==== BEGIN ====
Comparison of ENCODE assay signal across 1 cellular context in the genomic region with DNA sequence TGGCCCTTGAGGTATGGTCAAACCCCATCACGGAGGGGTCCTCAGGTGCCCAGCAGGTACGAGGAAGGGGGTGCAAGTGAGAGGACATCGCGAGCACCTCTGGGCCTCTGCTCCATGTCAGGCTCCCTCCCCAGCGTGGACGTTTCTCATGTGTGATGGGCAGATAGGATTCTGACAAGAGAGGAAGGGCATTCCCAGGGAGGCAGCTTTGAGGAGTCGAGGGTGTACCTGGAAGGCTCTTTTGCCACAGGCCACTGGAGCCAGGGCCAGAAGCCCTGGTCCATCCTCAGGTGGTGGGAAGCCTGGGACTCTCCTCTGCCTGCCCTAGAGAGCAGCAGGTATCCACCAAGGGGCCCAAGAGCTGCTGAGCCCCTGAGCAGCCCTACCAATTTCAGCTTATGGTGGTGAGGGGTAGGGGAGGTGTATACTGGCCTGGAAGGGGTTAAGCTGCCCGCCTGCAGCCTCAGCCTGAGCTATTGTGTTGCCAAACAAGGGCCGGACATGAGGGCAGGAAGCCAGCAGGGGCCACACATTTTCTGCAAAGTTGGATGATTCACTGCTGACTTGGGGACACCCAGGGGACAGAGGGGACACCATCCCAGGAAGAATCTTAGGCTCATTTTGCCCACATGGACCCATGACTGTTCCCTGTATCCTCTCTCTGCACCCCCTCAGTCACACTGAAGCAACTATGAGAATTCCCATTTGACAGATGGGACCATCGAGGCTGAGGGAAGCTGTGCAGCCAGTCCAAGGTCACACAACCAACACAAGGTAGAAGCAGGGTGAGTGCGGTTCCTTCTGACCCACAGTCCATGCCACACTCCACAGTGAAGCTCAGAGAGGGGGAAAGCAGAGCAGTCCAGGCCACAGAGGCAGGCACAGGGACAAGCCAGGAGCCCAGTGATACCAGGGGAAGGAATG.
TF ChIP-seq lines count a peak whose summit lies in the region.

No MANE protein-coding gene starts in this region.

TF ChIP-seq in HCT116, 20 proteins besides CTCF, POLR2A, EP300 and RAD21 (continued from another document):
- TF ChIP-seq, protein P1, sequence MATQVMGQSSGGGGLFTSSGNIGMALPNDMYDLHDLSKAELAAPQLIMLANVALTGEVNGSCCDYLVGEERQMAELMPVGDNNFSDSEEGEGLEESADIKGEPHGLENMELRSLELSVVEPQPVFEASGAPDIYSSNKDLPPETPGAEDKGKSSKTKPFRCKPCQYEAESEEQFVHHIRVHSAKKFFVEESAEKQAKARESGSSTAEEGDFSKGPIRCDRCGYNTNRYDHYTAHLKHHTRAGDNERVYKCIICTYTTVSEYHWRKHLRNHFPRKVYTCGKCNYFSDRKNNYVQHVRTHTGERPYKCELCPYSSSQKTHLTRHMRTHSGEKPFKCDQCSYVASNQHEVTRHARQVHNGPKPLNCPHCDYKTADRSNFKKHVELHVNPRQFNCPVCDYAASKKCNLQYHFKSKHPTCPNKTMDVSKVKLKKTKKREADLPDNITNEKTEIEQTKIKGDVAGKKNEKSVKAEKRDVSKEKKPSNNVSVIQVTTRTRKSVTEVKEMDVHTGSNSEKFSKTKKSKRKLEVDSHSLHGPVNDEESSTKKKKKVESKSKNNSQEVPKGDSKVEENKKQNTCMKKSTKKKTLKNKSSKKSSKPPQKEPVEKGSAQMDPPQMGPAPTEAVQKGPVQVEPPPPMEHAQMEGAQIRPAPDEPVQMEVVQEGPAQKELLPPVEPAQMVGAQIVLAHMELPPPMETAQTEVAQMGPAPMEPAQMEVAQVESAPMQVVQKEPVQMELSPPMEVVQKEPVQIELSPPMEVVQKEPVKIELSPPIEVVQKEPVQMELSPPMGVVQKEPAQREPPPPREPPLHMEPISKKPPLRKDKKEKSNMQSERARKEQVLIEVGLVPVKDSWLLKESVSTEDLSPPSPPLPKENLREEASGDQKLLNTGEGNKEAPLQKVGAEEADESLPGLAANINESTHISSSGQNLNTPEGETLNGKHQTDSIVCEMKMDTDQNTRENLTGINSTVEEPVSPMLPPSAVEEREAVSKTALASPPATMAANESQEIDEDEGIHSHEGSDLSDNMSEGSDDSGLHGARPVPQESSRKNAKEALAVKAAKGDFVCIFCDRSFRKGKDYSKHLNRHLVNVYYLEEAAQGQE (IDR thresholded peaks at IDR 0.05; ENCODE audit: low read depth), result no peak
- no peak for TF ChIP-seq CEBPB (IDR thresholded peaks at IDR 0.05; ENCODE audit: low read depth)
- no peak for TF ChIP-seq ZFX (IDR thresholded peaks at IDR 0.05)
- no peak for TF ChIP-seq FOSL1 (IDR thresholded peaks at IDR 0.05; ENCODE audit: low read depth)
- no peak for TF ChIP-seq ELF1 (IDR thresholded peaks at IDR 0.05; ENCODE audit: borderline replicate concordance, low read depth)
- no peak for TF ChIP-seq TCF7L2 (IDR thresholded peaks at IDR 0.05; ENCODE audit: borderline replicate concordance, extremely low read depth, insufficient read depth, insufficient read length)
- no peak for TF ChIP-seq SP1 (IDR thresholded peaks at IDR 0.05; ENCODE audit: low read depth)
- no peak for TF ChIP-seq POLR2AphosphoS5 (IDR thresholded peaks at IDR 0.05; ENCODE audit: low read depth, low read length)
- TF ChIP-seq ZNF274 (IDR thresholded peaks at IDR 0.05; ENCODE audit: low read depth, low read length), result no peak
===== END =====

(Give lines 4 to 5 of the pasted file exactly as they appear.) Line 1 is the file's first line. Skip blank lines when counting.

TF ChIP-seq in HCT116, 20 proteins besides CTCF, POLR2A, EP300 and RAD21 (continued from another document):
- TF ChIP-seq, protein P1, sequence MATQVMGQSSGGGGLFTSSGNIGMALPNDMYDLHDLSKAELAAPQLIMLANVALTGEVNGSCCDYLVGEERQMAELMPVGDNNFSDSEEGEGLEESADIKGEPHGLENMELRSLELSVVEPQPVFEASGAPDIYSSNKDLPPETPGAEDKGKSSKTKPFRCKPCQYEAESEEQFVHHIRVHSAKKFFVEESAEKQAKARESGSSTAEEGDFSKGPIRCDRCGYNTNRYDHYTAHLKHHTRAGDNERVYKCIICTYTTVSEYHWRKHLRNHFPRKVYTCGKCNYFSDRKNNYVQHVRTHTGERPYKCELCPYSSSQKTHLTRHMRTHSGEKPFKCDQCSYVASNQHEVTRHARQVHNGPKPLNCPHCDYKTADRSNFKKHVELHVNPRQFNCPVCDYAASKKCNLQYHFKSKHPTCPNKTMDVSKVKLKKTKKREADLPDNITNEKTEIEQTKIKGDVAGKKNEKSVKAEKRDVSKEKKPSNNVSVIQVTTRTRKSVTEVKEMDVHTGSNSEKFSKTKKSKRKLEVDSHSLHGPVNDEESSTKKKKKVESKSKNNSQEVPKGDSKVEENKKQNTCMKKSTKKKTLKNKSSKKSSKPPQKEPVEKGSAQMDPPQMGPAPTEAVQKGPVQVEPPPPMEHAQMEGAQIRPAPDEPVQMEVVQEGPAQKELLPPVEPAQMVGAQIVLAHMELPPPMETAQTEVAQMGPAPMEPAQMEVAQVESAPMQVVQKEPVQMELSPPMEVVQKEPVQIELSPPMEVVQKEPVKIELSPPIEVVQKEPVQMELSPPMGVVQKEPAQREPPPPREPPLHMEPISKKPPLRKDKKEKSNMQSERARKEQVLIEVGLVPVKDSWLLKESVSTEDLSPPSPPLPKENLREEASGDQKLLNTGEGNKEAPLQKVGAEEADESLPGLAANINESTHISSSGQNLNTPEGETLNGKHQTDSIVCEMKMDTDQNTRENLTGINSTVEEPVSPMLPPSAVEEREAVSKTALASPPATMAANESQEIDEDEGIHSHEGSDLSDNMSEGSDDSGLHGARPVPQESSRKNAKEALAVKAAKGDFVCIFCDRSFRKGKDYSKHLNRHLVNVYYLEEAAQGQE (IDR thresholded peaks at IDR 0.05; ENCODE audit: low read depth), result no peak